Wills do not represent the only way in which wealth is being transferred on death. A person can use a variety of other mechanisms, including donationes mortis causa, joint tenancies, trusts, life insurance contracts, and nominations in pension and retirement plans.

Indeed, today a significant proportion of wealth is being passed through means other than wills and intestacy. This is not just due to tax considerations but to speed up the transfer on death and to shelter assets from claims of creditors and dependants.

This development questions the role and the scope current succession law rules are having in the transfer of wealth, as many of these mechanisms are not subject to the same policy driven rules applicable to wills. Thus, much of the transmission of wealth is no longer governed by the rules of succession.

In the US, these modes of transfer are grouped under the category of ‘will-substitutes’, that is to say instruments that allow for a transfer of wealth outside conventional probate procedures. Although much has been written about the effect of the use of ‘will-substitutes’ in the US, little is generally known about developments in other jurisdictions. And yet, ‘will-substitutes’ are becoming increasingly popular in many jurisdictions.

The aims of this talk are to provide a comparative overview of the most common instruments used, especially in the US and in Europe, and to explore why people transfer their wealth through alternative devices.

We will also explore the potential problems their use is creating for the operation of current succession laws and discuss the consequences that ensue for creditors as well as family members and dependants.

 

Alexandra Braun, Associate Professor of Law, University of Oxford.

Time flies when you’re having fun!

Cheryl FarnhamI can’t quite believe that my three-year term as Chair of STEP’s UK Practice Committee has reached its end! I was extremely honoured to have held the position, which opened my eyes to the great lengths that STEP members will voluntarily go through to assist fellow TEPs and share their breadth of knowledge.

Guidance notes, blogs, articles, leaflets, webinars, lobbying, consultation responses, surveys and meetings with officials are just a few of the things that we as a committee get involved with.

If you were a fly on the wall at our last committee meeting you would have seen that the new Law Commissioner for property, family and trust law attended to introduce himself and tell us about his new role. We welcomed back representatives of the Law Commission who updated us on the wills project and discussions were had regarding the project’s focus as well as the future Law Reform programmes. Furthermore, members of the committee will shortly be drafting a range of articles covering a plethora of topics; ranging from the pitfalls of acting as trustee, monies passing by nomination without safeguards, issues surrounding family bank accounts and business practice generally.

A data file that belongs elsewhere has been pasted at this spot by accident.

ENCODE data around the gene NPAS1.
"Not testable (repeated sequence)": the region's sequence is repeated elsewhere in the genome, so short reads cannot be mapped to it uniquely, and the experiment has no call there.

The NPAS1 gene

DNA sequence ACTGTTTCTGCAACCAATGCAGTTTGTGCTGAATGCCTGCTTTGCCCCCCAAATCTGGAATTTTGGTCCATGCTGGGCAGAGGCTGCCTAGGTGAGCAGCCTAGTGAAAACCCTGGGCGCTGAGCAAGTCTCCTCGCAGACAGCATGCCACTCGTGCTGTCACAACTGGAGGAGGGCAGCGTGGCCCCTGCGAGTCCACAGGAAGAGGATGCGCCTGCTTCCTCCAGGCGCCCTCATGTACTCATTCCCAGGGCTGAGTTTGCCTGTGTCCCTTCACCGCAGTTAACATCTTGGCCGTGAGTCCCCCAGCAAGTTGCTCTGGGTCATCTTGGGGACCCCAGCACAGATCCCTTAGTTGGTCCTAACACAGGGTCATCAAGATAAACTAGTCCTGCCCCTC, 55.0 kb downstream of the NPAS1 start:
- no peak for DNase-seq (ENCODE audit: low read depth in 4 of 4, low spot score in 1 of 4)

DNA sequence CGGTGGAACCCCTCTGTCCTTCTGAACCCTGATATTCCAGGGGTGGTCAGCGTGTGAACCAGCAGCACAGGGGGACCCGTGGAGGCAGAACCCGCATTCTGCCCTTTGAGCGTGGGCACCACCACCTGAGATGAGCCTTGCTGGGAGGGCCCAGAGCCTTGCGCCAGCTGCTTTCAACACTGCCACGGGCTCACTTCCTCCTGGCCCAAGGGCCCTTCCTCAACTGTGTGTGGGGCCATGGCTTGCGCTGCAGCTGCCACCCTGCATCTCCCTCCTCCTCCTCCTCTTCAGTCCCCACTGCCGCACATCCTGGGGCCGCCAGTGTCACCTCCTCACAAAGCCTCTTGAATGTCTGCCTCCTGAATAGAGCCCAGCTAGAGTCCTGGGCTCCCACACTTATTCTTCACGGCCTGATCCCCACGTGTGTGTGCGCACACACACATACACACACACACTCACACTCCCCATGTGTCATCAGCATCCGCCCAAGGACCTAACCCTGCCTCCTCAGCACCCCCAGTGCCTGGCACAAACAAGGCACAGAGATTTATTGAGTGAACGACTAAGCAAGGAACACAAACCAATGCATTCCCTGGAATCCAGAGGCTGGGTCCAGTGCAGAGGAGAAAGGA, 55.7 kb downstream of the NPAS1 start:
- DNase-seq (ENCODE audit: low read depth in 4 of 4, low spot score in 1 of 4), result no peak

I would like to personally thank the volunteers who sit on the committee and work tirelessly for the members to add value for the TEP. The committee is a made up of a mix of individuals from across the UK with differing specialisms and interests. We are fortunate to have luminaries of the speaker circuit, authors and editors of our favourite ‘go-to’ guidance books and the (just as important) practitioners on the ground who know the issues facing us day to day as a reality. Each member brings something unique and invaluable to the table. See who is involved at www.step.org/uk-practice-committee.

We are of course always looking for fresh ideas, so if there is anything that you would like for us to be involved with or indeed if you would like to contribute to the cause yourself then please do get in touch via our dedicated email address: ukpractice@step.org.

I am a great believer in keeping things fresh and promoting new ideas. In order to achieve this there naturally needs to be a change of order and I am thrilled to be passing on the baton to Kelly Greig for the next term and look forward to seeing what these changes bring as a continuing member of the committee.

Keep an eye out for our posts on the STEP website and in the News Digests to see what we are up to next…

 

Cheryl Farnham TEP is a Director of Arcadia Legal & Trust Ltd and sits on the UK Practice Committee, England and Wales Regional Committee and West of England Branch Committee.